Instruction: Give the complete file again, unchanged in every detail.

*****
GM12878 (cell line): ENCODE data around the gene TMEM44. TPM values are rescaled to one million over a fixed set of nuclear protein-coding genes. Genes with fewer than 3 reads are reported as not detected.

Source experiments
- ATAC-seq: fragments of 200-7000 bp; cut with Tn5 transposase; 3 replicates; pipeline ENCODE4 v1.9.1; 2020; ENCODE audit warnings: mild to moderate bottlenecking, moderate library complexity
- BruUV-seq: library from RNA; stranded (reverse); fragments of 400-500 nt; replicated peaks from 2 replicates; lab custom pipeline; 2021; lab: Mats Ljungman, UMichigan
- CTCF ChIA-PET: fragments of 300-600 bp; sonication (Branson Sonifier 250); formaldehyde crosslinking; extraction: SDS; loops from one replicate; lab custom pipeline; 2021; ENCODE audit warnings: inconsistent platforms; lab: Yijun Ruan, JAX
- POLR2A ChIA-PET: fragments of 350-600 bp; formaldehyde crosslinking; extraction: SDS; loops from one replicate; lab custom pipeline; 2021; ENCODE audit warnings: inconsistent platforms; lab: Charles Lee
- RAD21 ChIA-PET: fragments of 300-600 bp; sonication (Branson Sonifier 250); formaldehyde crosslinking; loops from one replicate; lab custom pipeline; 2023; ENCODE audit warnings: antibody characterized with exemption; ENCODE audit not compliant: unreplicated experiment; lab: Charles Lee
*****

GM12878 (cell line): ENCODE data around the gene TMEM44. TPM values are rescaled to one million over a fixed set of nuclear protein-coding genes. Genes with fewer than 3 reads are reported as not detected.

Source experiments
- ATAC-seq: fragments of 200-7000 bp; cut with Tn5 transposase; 3 replicates; pipeline ENCODE4 v1.9.1; 2020; ENCODE audit warnings: mild to moderate bottlenecking, moderate library complexity
- BruUV-seq: library from RNA; stranded (reverse); fragments of 400-500 nt; replicated peaks from 2 replicates; lab custom pipeline; 2021; lab: Mats Ljungman, UMichigan
- CTCF ChIA-PET: fragments of 300-600 bp; sonication (Branson Sonifier 250); formaldehyde crosslinking; extraction: SDS; loops from one replicate; lab custom pipeline; 2021; ENCODE audit warnings: inconsistent platforms; lab: Yijun Ruan, JAX
- POLR2A ChIA-PET: fragments of 350-600 bp; formaldehyde crosslinking; extraction: SDS; loops from one replicate; lab custom pipeline; 2021; ENCODE audit warnings: inconsistent platforms; lab: Charles Lee
- RAD21 ChIA-PET: fragments of 300-600 bp; sonication (Branson Sonifier 250); formaldehyde crosslinking; loops from one replicate; lab custom pipeline; 2023; ENCODE audit warnings: antibody characterized with exemption; ENCODE audit not compliant: unreplicated experiment; lab: Charles Lee